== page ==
@OECD International Early Learning Study: Five-year-olds in England outperform their international peers in #numeracy
Young children in England show greater ability to understand numbers and undertake reasoning in mathematics than their international peers, new early learning study shows.
Published today, Thursday 12 March, the first report of its kind has shone a light on how five-year-olds in England are faring internationally in early education, finding that pupils in England have high literacy and memory skills at the beginning of Year 1.
Pupils in England particularly outperformed those from the other participating countries - United States and Estonia - in numeracy skills, including working with numbers, shape and space, measurement and pattern.
The Organisation for Economic Co-operation and Development (OECD), who led the study, described the first five years of a child's life as ‘a period of great opportunity and great risk’ - but findings show that most children in England had some form of early education, where learning at the beginning stages of life is strongly linked to brighter future outcomes in adulthood.
The international findings highlight the importance of early education, reinforcing the government's drive to improve standards at every stage, especially in key skills like reading, numeracy and communication for pupils before they leave their Reception year.
Children’s Minister Vicky Ford said:
“We have a world-class education system, and our dedicated early years professionals are making sure children's learning begins before they arrive at school. This report adds to the evidence about the important benefits of early education on a child's development.
“We are investing £3.6 billion in our early education entitlements in 2020-21 and encouraging parents to support their children’s learning at home before age five. I look forward to working with the sector to keep sure quality at the heart of the early years.”
“As the latest Early Years Foundation stage profile results show, the proportion of all children achieving a good level of development is also improving year on year with 72%, nearly three quarters of children, having achieved a good level of development in 2019, compared to 52% in 2013.”
The study found parents in England were more likely to read to children five to seven days a week and have children’s books at home, compared to the United States or Estonia.
The Government’s Hungry Little Minds campaign is helping to encourage this even further, by giving parents access to video tips, advice and suggested games to support their child's early learning.
The OECD’s findings add to a plethora of evidence supporting positive use of technology to support early learning, reporting that over four in five (85%) of children in England use technology, where there were positive links to better working memory in children.
Last month the Department announced six new early learning apps that have been quality approved by a panel of experts, with a focus on improving children’s literacy, language and communication. These apps cover activities ranging from interactive story books, handwriting exercises using Artificial Intelligence, and educational video games.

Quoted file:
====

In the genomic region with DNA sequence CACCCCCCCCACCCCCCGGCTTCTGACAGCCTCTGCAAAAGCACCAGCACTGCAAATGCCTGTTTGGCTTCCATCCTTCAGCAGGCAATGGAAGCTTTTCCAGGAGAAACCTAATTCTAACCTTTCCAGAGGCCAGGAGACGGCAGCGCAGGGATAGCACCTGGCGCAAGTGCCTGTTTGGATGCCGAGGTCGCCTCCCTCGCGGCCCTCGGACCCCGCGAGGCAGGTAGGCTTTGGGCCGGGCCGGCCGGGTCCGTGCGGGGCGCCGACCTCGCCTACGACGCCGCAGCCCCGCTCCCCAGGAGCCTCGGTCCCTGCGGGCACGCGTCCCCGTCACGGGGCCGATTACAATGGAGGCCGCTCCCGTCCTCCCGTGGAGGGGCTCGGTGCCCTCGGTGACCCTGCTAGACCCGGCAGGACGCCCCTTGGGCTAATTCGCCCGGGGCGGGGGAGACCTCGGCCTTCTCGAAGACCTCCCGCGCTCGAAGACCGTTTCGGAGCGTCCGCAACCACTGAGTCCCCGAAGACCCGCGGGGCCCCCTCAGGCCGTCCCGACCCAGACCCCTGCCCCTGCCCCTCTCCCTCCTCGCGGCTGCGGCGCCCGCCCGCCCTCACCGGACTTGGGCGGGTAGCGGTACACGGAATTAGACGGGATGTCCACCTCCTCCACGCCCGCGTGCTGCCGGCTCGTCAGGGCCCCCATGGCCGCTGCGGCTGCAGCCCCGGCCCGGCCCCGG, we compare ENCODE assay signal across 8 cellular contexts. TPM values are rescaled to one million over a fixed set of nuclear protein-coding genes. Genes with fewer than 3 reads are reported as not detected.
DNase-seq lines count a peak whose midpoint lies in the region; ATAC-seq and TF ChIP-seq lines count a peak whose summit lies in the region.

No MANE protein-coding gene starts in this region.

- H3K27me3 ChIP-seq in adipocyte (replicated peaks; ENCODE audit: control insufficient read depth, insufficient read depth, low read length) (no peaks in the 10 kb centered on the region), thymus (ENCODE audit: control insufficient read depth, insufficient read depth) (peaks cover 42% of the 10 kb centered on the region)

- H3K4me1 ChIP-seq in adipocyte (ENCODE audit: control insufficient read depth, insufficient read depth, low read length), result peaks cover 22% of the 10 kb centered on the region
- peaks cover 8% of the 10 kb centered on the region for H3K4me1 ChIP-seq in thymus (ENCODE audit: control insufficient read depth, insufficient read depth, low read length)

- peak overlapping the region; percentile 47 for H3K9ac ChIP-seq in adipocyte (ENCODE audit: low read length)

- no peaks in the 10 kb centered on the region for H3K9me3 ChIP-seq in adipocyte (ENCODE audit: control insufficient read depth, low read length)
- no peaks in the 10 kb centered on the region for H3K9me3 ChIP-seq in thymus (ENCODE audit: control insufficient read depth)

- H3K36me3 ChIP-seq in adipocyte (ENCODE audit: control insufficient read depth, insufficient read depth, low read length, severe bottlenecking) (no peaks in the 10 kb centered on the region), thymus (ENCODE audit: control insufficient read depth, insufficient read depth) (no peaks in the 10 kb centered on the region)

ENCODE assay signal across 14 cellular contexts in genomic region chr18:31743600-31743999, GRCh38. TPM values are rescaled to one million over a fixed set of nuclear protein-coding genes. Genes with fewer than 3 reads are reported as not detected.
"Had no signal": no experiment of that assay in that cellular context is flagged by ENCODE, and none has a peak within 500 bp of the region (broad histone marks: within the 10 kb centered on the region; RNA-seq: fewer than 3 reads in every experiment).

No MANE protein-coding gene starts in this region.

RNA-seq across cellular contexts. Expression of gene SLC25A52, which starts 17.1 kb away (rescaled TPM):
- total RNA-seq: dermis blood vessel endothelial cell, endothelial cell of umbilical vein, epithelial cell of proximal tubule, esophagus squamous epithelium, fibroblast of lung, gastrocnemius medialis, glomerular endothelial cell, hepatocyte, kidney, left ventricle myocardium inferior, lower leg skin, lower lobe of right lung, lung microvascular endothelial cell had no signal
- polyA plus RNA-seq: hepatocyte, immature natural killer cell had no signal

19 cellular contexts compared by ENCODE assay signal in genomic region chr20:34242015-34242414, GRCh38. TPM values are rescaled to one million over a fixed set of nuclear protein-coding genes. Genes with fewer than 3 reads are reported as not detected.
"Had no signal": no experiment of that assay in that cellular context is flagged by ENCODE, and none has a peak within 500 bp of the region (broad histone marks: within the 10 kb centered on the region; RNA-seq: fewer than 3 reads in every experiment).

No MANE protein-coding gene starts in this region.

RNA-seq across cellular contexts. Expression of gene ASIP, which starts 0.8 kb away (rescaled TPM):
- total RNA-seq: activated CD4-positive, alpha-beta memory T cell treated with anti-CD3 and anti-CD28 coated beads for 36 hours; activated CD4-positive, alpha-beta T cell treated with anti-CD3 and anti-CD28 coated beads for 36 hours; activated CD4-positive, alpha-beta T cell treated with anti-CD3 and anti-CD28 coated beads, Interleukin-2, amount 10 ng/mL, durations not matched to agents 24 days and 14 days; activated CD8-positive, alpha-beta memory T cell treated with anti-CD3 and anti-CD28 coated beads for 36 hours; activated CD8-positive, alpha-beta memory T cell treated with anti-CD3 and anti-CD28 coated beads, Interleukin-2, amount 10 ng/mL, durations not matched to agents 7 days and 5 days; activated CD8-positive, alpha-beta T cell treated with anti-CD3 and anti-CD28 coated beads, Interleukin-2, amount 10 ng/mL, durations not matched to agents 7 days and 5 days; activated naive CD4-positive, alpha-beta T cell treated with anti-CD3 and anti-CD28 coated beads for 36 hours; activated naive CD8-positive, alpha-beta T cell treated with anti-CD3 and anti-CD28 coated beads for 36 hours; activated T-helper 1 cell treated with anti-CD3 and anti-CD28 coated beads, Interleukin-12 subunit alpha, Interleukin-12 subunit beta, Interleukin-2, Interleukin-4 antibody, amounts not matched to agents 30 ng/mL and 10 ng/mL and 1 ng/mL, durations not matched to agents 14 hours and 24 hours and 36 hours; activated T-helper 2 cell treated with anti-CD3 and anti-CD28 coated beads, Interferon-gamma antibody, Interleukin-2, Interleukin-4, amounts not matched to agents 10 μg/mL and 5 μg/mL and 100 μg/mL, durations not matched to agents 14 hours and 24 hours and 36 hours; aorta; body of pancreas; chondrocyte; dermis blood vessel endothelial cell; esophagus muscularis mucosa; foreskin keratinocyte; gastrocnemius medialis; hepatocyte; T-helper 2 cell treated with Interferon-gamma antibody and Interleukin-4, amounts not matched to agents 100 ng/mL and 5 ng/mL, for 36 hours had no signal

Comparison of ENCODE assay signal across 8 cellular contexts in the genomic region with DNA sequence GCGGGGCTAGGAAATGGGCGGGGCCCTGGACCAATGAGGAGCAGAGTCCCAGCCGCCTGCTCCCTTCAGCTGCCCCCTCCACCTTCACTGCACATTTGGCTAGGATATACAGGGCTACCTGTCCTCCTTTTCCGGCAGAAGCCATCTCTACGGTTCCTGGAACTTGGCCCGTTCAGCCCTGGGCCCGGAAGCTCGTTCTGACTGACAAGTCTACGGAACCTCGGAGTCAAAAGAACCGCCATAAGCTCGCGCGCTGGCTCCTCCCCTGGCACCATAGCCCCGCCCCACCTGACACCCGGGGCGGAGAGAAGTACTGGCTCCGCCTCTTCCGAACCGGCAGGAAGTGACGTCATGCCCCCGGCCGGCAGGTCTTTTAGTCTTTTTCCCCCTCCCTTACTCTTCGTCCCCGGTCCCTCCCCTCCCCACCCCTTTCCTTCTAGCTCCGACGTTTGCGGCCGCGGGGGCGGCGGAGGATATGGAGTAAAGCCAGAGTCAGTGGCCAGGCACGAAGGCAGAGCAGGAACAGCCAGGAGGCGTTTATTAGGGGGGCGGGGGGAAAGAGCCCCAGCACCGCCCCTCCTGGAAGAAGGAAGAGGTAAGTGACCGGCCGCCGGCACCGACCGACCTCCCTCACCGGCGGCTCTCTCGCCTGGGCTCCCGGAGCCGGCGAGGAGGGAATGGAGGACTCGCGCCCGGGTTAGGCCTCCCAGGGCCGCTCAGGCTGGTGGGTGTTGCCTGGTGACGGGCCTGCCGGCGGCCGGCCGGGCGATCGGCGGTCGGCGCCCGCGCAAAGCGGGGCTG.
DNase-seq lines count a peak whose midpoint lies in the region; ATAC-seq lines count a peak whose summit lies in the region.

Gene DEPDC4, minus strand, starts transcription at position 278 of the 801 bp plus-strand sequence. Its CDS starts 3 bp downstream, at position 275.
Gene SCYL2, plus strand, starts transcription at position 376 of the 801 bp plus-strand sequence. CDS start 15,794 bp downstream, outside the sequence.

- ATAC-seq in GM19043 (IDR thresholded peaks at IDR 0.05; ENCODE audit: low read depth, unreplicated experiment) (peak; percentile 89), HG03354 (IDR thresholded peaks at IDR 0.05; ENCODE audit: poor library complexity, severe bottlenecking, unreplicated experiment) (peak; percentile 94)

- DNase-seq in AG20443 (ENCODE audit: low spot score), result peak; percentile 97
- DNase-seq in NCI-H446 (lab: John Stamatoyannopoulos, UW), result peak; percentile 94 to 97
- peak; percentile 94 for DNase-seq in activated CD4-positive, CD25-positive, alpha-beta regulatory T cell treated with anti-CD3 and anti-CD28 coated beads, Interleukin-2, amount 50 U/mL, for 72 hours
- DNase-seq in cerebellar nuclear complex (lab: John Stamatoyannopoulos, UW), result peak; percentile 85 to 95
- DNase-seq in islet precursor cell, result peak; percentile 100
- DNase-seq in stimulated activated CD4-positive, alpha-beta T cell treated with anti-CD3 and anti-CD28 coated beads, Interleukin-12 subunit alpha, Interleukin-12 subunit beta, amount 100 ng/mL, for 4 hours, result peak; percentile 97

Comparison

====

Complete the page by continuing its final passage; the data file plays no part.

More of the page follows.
The apps – published on the Hungry Little Minds website – are part of the government’s drive to help parents make informed decisions about the use of technology in creating positive learning environments at home.
Caroline Sharp, Research Director at the National Foundation for Educational Research (NFER), said:
“This study helps to increase our understanding about the different factors that can impact on a child’s development. Crucially, it captures the strong interrelationship between early literacy and numeracy, self-regulation and social-emotional development. This provides us with important insights into the nature of children’s early learning.
“The findings also emphasise the importance of a positive and rich home learning environment. Parents can play a key role in their child’s development through relatively quick and regular activities, such as reading with them or having a conversation about their feelings.
“Policymakers should take particular note of the differences between groups identified, notably in relation to socio-economic status, developmental difficulties and low birthweight or premature birth. This information can be used to help inform the support provided to these children, whilst also serving as a useful benchmark to measure progress.”
The OECD’s report will build on the range of evidence informing next steps to boost early learning. This includes reforms to the Early Years Foundation Stage that will be rolled out from September 2021, set to improve children’s early skills in language and vocabulary.
The government is also working to give every child the best start in life, adding to a record investment in childcare and early years education – reaching £3.6 billion in 2020-21 – and giving parents the flexibility they need to be able to balance their work and family lives.
The OECD’s Programme for International Student Assessment (PISA) 2018 – an international study comparing achievement among participating countries - showed that 15-year-olds in Estonia achieve high scores in reading, maths and science, and Estonia is one of the highest performing OECD countries in all three subjects.